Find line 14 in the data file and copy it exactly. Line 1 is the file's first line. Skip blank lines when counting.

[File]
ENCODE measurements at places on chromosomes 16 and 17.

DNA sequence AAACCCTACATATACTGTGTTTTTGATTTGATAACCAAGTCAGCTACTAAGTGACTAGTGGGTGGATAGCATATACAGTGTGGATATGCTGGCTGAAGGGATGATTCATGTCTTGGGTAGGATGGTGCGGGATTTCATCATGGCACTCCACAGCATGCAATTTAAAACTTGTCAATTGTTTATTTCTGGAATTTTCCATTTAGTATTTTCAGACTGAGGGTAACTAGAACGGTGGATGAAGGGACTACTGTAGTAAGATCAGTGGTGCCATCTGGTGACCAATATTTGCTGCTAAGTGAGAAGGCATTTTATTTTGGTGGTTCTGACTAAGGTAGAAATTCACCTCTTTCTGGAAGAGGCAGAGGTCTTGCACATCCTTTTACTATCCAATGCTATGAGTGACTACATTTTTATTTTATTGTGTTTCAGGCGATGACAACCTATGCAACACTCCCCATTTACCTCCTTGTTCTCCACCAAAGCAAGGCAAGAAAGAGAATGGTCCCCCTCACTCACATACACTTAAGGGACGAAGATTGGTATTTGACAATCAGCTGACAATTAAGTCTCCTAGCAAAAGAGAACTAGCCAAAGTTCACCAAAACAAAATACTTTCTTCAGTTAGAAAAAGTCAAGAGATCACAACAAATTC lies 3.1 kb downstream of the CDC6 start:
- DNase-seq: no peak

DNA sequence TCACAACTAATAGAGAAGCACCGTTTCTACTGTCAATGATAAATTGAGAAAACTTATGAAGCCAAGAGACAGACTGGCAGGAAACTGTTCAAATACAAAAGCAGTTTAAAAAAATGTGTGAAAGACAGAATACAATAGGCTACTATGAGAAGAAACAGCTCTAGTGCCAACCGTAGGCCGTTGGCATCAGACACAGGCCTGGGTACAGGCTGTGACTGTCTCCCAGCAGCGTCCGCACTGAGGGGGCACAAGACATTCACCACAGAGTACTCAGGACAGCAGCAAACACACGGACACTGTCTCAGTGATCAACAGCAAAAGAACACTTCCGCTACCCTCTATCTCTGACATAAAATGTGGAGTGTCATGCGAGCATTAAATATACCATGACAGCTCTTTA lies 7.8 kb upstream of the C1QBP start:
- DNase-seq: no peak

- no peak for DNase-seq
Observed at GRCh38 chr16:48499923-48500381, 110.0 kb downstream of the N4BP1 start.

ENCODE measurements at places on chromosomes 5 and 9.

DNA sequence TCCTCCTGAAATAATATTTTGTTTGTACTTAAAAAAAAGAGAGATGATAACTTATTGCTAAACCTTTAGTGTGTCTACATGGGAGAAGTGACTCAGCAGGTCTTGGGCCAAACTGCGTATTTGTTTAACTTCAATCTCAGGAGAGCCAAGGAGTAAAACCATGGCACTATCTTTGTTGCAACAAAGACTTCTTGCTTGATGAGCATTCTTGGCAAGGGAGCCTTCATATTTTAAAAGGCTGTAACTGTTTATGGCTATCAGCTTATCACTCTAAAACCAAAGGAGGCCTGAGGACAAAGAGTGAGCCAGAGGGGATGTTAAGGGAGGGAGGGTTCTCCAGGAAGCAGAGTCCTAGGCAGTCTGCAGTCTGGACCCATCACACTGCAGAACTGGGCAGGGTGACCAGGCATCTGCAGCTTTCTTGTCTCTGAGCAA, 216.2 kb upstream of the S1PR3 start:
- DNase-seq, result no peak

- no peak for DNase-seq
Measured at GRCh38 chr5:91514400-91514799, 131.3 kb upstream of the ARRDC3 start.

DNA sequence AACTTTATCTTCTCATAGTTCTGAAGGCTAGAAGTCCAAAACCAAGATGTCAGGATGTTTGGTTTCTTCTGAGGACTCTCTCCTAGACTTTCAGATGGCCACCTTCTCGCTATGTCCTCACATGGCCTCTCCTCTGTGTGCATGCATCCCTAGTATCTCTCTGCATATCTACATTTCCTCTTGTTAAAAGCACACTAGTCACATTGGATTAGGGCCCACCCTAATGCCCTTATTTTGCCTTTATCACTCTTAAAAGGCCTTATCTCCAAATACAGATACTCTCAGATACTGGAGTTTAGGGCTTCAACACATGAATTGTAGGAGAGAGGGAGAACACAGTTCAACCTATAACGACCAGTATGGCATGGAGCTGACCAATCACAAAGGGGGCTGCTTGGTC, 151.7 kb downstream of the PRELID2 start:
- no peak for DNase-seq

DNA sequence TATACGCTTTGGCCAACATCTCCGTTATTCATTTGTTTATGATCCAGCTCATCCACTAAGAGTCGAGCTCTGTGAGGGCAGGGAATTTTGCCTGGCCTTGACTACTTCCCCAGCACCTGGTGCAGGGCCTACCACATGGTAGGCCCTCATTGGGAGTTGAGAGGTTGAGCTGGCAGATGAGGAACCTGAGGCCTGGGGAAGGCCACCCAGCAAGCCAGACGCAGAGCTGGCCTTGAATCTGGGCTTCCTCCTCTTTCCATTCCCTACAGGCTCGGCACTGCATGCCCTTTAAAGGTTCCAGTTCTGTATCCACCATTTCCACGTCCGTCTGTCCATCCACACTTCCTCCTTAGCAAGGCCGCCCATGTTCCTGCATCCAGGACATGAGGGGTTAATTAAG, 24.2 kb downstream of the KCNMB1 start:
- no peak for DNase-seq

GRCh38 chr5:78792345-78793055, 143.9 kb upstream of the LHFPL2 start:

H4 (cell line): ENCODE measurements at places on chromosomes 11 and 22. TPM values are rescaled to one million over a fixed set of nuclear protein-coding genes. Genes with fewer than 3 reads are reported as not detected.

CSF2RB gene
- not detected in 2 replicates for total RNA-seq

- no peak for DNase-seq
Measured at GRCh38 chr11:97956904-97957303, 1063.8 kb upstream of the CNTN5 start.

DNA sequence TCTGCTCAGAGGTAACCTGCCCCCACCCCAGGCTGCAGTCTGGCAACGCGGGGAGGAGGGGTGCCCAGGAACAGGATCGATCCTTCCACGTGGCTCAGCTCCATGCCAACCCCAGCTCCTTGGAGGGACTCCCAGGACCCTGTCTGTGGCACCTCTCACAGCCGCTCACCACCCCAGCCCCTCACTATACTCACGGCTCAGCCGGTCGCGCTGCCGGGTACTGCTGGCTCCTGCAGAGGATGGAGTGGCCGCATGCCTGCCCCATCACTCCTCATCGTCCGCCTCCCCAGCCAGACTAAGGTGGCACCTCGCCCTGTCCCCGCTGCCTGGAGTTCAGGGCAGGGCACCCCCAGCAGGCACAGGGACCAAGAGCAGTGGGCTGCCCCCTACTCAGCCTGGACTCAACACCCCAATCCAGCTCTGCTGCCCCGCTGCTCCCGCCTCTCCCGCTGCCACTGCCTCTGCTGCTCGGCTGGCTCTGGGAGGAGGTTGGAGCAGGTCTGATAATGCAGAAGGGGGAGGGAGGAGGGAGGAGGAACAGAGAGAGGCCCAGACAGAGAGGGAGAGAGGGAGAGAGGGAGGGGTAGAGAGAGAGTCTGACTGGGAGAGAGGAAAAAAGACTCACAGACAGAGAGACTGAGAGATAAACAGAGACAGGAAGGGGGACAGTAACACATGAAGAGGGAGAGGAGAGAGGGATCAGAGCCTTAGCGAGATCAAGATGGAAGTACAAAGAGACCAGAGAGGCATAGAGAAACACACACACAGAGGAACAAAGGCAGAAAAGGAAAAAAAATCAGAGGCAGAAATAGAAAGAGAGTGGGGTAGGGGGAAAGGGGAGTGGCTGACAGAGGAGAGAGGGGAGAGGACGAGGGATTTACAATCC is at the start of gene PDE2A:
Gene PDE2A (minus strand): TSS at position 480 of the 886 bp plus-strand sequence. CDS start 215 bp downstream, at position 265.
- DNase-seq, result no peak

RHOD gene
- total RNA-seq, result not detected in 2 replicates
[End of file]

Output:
- no peak for DNase-seq